The issue in the motion for non-suit was whether plaintiff may legally recover damages against State Farm for injuries sustained in the underlying automobile accident, or whether said recovery is, by its very nature, too speculative. Relying primarily on Cedars-Sinai Medical Center v. Superior Court (1998) 18 Cal.4th 1 (Cedars-Sinai) and Temple Community Hospital v. Superior Court (1999) 20 Cal.4th 464 (Temple), the trial court ruled that plaintiff was legally precluded from recovering damages for the alleged destruction of the tire because he would be unable to show that he would have prevailed in his case against Continental Tire had the tire not been destroyed.*fn2 We disagree with the trial court‟s analysis and conclusion as applied to a motion for non-suit following opening statement and therefore reverse the judgment.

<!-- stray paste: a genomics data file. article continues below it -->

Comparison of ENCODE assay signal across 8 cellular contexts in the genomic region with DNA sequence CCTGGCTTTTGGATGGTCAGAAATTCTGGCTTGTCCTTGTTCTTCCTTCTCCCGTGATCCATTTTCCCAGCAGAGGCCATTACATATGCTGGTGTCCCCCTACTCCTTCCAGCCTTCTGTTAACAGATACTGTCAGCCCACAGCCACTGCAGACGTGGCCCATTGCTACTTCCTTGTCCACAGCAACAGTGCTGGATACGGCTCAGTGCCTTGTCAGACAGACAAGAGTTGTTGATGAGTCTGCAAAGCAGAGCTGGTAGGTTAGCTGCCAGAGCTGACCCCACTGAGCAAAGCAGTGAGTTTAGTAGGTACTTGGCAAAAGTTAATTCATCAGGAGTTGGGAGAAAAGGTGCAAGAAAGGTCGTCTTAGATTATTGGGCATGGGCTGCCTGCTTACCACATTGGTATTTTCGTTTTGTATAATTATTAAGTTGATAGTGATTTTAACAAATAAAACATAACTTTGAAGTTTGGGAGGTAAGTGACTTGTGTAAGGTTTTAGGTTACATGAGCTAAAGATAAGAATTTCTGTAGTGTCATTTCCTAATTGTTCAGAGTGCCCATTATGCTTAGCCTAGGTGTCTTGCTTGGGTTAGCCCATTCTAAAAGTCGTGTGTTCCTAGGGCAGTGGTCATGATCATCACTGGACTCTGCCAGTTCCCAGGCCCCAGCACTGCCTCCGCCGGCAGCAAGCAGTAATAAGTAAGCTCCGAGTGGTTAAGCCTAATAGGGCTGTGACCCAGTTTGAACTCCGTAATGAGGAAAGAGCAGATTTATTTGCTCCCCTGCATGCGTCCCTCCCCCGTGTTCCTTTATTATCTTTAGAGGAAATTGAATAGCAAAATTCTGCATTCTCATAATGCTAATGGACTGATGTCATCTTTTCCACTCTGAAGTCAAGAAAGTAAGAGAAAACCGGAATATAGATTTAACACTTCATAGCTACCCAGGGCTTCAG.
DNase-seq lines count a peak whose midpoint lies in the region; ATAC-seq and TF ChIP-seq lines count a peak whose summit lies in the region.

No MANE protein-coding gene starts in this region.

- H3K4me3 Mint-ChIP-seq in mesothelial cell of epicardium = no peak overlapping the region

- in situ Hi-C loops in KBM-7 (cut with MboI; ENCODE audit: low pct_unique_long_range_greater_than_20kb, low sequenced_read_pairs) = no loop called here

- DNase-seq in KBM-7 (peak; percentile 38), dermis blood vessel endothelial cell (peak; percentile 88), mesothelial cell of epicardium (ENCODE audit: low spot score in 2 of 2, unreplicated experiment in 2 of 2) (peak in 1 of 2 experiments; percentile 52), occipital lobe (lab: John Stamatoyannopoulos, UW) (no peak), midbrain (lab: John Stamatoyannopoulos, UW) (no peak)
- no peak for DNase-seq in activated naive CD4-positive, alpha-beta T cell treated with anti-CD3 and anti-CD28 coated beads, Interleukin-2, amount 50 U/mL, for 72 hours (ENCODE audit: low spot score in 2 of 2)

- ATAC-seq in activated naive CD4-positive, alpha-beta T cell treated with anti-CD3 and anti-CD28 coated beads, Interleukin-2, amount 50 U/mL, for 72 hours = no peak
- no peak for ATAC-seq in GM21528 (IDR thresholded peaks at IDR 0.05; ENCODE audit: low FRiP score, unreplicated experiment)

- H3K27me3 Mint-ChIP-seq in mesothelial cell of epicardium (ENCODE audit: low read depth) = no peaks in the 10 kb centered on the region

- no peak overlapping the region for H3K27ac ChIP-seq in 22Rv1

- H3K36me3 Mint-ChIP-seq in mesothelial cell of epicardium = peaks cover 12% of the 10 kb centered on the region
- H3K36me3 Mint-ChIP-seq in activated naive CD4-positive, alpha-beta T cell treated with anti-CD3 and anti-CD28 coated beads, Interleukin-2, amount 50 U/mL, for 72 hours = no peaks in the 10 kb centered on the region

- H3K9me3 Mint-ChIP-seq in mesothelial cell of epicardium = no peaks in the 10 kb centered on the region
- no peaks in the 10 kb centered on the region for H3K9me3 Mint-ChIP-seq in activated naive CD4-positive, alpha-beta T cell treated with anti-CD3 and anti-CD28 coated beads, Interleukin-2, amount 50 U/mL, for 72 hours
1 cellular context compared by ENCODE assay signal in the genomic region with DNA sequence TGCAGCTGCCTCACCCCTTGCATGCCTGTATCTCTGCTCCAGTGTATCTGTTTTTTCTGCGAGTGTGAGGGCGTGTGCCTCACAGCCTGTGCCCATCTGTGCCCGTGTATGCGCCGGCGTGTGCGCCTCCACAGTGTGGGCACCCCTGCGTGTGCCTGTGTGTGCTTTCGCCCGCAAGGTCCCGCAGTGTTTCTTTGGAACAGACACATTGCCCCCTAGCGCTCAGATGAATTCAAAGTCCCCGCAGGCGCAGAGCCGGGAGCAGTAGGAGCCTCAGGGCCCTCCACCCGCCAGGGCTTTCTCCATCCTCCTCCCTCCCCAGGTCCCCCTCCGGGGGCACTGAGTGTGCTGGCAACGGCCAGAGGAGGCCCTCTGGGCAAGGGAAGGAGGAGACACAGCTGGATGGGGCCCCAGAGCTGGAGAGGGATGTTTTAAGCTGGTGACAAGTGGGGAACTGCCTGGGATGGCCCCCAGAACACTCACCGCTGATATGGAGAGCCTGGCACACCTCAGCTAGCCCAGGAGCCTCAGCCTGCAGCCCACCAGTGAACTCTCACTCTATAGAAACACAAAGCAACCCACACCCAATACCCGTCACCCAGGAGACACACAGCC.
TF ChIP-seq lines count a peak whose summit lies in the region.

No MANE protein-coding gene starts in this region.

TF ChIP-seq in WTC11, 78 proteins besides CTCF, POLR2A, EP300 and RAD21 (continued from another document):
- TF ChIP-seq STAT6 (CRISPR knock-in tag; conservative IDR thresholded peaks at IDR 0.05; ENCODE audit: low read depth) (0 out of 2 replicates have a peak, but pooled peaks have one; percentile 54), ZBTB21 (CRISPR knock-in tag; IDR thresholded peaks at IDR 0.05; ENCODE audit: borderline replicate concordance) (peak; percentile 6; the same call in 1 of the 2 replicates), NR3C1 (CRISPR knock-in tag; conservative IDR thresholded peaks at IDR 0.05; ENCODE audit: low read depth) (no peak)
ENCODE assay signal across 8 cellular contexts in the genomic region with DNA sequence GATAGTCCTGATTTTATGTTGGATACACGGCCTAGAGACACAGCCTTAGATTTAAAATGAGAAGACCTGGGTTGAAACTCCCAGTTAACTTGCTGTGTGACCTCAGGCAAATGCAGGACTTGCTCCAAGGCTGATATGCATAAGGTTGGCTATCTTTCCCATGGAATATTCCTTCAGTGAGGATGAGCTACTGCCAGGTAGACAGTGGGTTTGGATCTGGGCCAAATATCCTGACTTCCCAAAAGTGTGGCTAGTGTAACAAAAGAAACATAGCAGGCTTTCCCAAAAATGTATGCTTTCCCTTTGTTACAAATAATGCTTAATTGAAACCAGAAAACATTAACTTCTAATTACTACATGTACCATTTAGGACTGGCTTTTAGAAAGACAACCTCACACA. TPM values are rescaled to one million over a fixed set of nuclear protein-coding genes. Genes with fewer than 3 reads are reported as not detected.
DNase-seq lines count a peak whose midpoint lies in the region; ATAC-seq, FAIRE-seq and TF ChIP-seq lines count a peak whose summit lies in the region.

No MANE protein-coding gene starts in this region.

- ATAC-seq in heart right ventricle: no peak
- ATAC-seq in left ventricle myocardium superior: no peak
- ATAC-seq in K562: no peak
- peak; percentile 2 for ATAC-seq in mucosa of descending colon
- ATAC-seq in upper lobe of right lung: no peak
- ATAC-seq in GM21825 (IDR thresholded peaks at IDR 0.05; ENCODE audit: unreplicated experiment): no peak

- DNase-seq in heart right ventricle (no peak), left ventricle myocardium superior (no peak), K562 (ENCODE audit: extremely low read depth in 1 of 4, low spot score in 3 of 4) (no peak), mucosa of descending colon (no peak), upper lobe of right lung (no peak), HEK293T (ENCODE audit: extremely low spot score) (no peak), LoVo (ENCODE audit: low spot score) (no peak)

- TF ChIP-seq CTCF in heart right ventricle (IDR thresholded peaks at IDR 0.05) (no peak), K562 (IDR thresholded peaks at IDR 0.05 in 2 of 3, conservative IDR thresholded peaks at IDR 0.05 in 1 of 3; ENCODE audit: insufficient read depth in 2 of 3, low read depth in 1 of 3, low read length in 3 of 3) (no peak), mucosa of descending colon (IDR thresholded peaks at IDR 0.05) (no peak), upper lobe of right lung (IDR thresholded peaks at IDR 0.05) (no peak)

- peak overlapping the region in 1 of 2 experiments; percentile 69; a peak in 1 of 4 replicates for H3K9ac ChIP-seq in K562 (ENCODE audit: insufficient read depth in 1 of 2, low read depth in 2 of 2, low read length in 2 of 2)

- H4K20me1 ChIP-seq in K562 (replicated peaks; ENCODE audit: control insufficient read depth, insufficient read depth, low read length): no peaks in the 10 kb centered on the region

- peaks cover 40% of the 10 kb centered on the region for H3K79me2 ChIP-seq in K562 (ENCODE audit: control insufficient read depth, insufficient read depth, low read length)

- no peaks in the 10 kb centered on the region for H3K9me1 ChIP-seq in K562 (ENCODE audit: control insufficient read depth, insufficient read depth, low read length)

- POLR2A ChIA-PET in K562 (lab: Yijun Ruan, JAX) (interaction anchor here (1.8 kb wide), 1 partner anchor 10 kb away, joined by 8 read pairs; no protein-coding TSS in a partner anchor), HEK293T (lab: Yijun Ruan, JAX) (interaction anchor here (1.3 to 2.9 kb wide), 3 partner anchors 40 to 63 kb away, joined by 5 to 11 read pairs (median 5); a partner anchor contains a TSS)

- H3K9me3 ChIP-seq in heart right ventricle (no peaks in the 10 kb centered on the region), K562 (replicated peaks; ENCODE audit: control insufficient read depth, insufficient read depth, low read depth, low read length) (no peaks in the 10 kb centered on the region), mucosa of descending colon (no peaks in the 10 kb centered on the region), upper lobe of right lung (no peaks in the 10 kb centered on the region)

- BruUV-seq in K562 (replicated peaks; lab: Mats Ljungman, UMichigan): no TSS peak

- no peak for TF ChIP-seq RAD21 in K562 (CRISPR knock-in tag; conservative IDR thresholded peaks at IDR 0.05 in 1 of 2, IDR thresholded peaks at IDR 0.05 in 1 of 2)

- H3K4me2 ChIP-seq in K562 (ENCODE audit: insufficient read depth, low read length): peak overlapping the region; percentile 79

Initially, Cedars-Sinai and Temple are not on all fours to the present case because here, plaintiff set forth a prima facie case that he relied to his detriment on State Farm‟s promise to preserve the tire; no such promise and reliance was present in Cedars-Sinai and Temple. Second, we conclude that plaintiff‟s opening statement referred to sufficient prima facie evidence to create a strong inference that the tire was defective and, had it not been destroyed, plaintiff would have been able to prove his case against Continental Tire. We also conclude that, under the present facts, plaintiff‟s damages are reasonably ascertainable. Lastly, we believe plaintiff‟s pleadings, in conjunction with his opening statement, encompass the legal concepts of promissory estoppel and/or a voluntary undertaking by State Farm.


A. The Pleadings